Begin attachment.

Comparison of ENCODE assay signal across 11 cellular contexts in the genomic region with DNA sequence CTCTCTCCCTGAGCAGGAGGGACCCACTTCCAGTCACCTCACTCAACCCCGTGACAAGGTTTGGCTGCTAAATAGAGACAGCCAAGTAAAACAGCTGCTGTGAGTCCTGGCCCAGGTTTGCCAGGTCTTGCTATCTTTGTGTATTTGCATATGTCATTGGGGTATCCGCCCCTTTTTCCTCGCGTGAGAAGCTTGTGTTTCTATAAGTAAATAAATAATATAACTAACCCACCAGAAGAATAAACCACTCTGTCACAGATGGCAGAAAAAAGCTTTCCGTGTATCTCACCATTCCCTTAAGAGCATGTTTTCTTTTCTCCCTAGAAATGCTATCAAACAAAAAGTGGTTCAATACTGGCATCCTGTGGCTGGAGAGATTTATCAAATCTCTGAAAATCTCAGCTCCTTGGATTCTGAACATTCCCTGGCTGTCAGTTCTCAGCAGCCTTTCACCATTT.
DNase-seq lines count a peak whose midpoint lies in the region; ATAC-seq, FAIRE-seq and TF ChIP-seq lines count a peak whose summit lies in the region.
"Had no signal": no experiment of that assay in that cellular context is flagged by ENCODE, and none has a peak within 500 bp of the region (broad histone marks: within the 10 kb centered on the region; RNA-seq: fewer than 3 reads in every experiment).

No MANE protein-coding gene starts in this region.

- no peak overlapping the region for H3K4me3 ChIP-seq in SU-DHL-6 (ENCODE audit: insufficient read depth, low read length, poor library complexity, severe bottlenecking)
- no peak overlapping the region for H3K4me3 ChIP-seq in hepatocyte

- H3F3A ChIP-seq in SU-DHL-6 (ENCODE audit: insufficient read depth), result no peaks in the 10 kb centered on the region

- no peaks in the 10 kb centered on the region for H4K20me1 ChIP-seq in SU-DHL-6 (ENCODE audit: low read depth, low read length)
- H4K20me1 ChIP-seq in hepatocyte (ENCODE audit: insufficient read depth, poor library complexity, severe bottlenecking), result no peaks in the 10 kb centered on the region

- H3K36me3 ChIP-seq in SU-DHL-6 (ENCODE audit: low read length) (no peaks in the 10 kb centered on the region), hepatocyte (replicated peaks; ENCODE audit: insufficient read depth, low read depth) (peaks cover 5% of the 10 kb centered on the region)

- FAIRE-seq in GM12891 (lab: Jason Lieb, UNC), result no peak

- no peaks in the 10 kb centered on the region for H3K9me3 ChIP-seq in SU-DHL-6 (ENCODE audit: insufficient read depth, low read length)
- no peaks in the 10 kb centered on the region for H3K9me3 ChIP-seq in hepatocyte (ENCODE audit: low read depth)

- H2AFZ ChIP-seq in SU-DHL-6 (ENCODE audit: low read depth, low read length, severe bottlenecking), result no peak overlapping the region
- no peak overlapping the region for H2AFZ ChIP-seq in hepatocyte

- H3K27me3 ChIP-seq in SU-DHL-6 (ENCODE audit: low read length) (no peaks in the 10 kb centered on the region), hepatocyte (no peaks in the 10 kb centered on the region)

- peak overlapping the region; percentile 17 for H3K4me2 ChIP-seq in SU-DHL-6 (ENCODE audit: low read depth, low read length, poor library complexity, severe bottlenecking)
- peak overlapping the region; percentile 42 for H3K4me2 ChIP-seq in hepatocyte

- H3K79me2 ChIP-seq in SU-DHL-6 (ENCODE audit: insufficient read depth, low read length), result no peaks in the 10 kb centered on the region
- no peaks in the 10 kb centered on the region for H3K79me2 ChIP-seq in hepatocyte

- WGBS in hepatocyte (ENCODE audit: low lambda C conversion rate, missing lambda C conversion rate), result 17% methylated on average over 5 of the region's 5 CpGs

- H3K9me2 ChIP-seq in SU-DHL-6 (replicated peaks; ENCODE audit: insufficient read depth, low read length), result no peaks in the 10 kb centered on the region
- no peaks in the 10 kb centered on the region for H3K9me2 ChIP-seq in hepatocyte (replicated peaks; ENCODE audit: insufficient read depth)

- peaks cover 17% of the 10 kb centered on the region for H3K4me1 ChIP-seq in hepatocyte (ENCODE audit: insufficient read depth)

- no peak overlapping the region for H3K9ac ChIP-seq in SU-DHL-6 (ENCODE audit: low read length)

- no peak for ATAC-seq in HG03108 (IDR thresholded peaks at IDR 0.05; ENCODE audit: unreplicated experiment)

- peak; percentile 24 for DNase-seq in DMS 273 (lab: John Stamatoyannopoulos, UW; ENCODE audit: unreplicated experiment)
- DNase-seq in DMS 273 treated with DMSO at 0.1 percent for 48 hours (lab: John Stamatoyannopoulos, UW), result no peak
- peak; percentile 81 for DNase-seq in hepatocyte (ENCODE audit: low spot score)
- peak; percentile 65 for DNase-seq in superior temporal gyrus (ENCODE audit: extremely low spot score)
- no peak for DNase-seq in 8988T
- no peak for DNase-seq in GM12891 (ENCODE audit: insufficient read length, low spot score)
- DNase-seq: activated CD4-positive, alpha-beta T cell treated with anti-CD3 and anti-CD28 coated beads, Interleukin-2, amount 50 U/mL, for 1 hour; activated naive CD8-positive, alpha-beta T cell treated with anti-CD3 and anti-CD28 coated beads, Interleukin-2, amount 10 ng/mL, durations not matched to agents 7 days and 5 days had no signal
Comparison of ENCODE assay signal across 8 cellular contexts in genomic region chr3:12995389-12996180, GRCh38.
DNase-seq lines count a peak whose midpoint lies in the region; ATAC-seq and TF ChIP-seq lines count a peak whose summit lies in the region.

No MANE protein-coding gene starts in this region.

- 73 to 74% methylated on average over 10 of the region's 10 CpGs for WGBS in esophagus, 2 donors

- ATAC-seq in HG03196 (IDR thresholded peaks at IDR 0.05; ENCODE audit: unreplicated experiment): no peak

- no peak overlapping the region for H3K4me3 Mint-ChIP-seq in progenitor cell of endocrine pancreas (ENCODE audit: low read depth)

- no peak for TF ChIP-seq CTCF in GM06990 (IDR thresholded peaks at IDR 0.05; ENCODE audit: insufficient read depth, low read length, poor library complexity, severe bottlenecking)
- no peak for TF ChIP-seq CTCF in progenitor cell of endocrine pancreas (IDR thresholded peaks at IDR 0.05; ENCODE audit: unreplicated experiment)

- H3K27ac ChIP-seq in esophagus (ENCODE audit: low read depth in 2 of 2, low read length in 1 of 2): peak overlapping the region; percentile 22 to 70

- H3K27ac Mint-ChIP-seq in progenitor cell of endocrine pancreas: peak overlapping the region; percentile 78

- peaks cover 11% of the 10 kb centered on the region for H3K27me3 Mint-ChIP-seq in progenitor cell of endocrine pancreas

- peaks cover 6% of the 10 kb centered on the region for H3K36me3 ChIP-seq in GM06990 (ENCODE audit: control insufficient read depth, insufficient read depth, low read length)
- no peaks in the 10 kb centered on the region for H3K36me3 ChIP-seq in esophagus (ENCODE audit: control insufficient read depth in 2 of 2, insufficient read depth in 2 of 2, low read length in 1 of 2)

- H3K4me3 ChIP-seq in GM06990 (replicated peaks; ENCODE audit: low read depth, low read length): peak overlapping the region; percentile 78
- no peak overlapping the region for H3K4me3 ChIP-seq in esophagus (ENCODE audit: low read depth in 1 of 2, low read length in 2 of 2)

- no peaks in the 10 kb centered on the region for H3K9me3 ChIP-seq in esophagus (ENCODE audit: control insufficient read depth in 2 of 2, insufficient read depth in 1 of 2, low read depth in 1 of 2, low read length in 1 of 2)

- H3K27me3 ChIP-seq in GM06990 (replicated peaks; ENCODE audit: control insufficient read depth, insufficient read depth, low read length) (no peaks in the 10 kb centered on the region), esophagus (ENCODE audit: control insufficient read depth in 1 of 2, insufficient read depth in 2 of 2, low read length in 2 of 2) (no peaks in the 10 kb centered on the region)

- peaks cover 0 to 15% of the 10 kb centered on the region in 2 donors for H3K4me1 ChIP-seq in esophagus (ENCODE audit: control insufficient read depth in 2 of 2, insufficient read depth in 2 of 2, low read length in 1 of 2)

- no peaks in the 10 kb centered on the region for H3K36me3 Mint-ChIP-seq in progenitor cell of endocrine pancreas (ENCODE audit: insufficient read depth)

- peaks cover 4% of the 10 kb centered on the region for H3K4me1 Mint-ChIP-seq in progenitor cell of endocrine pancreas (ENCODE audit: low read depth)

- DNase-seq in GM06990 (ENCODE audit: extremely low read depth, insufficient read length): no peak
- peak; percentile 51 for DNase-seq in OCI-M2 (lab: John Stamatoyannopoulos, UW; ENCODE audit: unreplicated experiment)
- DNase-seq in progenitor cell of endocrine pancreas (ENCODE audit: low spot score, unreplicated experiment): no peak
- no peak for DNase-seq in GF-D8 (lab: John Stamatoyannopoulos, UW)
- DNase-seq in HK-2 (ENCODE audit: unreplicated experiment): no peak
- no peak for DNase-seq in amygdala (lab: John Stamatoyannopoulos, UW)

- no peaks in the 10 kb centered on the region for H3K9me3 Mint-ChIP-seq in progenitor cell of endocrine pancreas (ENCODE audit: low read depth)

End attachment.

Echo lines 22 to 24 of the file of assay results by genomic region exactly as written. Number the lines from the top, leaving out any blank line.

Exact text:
- H3K9me2 ChIP-seq in SU-DHL-6 (replicated peaks; ENCODE audit: insufficient read depth, low read length), result no peaks in the 10 kb centered on the region
- no peaks in the 10 kb centered on the region for H3K9me2 ChIP-seq in hepatocyte (replicated peaks; ENCODE audit: insufficient read depth)

- peaks cover 17% of the 10 kb centered on the region for H3K4me1 ChIP-seq in hepatocyte (ENCODE audit: insufficient read depth)